City’s sports scene evolves

Although Las Vegas is just entering the arena of major professional sports, the city has attracted its share of slightly under-the-radar events that have provided for a deceptively sports-heavy culture. Annual and periodic local athletic events have thrived in the city for decades and are likely to remain popular even as the Golden Knights and Raiders move into town.


The National Finals Rodeo has been part of the Las Vegas landscape since 1985 and is guaranteed to stay in Southern Nevada through 2024.

In January 2014, the Las Vegas Events board of trustees and Professional Rodeo Cowboys Association board agreed to continue holding the event in Southern Nevada for 10 more years after other cities tried to woo it away.

Sponsored by Wrangler, the rodeo is the sport’s richest and most prestigious event.

It’s held over 10 days in December at the Thomas &Mack Center and has been sold out for 30 years, according to Anne Christensen, the PRCA publications manager.

In 2016, 168,859 fans cheered 120 of rodeo’s superstars at the 58th “Super Bowl” of rodeo, which paid $10 million to contestants who won or placed in rounds, Christensen said. Cowboys qualify based on season earnings at most PRCA rodeos, and the top 15 make it to Las Vegas.

The events include all-around, bareback riding, steer wrestling, team-roping, saddle bronc riding, tie-down roping, barrel racing and bull riding.

There are events associated with the rodeo all over the city for two weeks, including at the South Point and Las Vegas Convention Center.

In 2016, the National Finals Rodeo lured more than 46,000 people from outside Las Vegas. Their direct visitor spending was pegged at $58 million and had a total impact of $99.2 million, according to Jeremy Handle, senior director of communications for the Las Vegas Convention and Visitors Authority.

Since 1985, the LVCVA said more than 1 million people have traveled to Las Vegas for the NFR.

The 2017 NFR is scheduled for Dec. 7-16.


Las Vegas is about to get a double dose of NASCAR.

Southern Nevada hosted its first major NASCAR race in March 1998, and Las Vegas Motor Speedway, with its 1.5-mile oval, will host its a regular event in March 2018 and follow that up in September, taking a race from the New Hampshire Motor Speedway. The move was prompted by Speedway Motorsports Inc., which owns both facilities. New Hampshire will keep its July race.

“We have a contract with the LVCVA for seven years and $17.5 million, with a three-year option at the conclusion of the deal,” said Jeff Motely, vice president of public relations at the Las Vegas Motor Speedway.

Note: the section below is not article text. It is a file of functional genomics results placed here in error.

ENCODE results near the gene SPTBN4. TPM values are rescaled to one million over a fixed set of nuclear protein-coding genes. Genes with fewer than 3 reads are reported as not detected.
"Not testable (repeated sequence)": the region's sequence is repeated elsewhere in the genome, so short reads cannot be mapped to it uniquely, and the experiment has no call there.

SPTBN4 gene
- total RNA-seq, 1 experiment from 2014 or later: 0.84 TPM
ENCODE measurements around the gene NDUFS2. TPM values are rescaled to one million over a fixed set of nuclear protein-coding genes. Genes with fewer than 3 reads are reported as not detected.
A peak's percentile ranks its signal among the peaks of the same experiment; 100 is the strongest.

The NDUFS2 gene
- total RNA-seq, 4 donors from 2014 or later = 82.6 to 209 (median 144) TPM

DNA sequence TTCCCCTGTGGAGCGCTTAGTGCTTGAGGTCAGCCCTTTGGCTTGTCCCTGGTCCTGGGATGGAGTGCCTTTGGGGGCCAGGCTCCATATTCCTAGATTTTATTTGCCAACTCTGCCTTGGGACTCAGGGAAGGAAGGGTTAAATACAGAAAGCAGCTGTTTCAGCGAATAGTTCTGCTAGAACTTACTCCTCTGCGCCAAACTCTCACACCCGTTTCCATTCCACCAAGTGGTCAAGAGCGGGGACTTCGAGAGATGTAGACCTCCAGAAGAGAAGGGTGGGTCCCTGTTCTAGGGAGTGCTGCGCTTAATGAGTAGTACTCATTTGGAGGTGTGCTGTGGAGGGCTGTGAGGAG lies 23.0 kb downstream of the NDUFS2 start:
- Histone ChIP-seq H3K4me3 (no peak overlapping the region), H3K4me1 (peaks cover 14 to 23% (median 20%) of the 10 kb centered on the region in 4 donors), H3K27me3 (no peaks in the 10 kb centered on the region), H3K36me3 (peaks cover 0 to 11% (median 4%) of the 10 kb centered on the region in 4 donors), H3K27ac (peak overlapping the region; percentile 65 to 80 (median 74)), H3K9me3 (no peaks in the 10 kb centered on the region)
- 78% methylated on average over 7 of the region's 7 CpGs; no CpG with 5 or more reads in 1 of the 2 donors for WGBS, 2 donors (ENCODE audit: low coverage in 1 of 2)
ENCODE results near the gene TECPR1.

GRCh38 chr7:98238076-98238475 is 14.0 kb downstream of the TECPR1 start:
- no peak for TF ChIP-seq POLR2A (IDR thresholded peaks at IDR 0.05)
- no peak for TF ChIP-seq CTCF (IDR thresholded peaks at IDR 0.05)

The money will be assigned with $1 million for each race weekend and $500,000 annually for marketing the destination, Motely said.

The first race held at LVMS was an IndyCar race in 1996, Motely said.

The current capacity is about 108,000. Exact attendance figures aren’t announced, but Motely said LVMS has traditionally drawn approximately 100,000 people for the events.

“This makes the Las Vegas event one of the best-attended on the schedule each year,” Motely said.

Each weekend is typically a four-day event including test sessions, truck races, Xfinity Series races and World of Outlaws. There are community events that start earlier in the week, Motely said.

The 2017 numbers aren’t available yet but the LVCVA estimates that in 2016 the race attracted 114,100 people. The out-of-town attendance was 96,400. Direct visitor spending was $82 million, and the total economic impact was $139.2 million, according to the LVCVA’s Handle.

The September race typically is part of the second race of the NASCAR playoffs, but no date and place in the playoff schedule have been set.

NASCAR holds its annual award dinner in Las Vegas in December.

Mixed Martial Arts

The precursors to Mixed Martial Arts came onto the scene around 1980 with “Tough Guy Contests” that were quickly regulated into obscurity until Ultimate Fighting Championship was launched in 1993. The sport, the origins of which extend to ancient Greece, has rapidly gained fan support.

Ronda Rousey received a guaranteed $3 million purse for her fight against bantamweight champion Amanda Nunes at T-Mobile Arena in December. Nunes received only $100,000 for showing up, to be doubled if she won — which she accomplished in less than a minute. In the end, Rousey was paid $62,500 for every second in the ring, which is an example of just how much interest – and the cash that accompanies it – MMA has generated in its relatively short modern history.


The Ironman 70.3 World Championship was held in Henderson and the Lake Mead National Recreation Area in 2012 and 2013, where the athletes faced challenges from the climate as well as the course. The annual event moves to locations worldwide. Ironman produced a “Silverman” competition, which was held annually in the city beginning the following year but was discontinued in 2016. Ironman officials have not said if any events will return to Southern Nevada.

Synchronized swimming

The United States Synchronized Swimming Junior &Senior Open Championship was hosted at Henderson’s Heritage Park Aquatics Center in 2012 and 2014. The event is the second most important national competition on the sport’s calendar, drawing teams from across the Western Hemisphere and Asia.

According to Henderson spokesperson Kim Becker, the economic impact on the city created by the 2014 event was between $900,000 and $1 million, largely due to tourism from the 700 participants and associated visitors.


The USA Rugby Sevens tournament is a highly popular annual event hosted each February or March at Sam Boyd Stadium. The event is part of a series featuring 16 national men’s teams and 12 women’s sides. The 2016-17 tournament visits 10 cities, including Sydney, Paris, Vancouver, Hong Kong and Dubai. Las Vegas, which became a host city in 2010, is the fifth stop on the tour.

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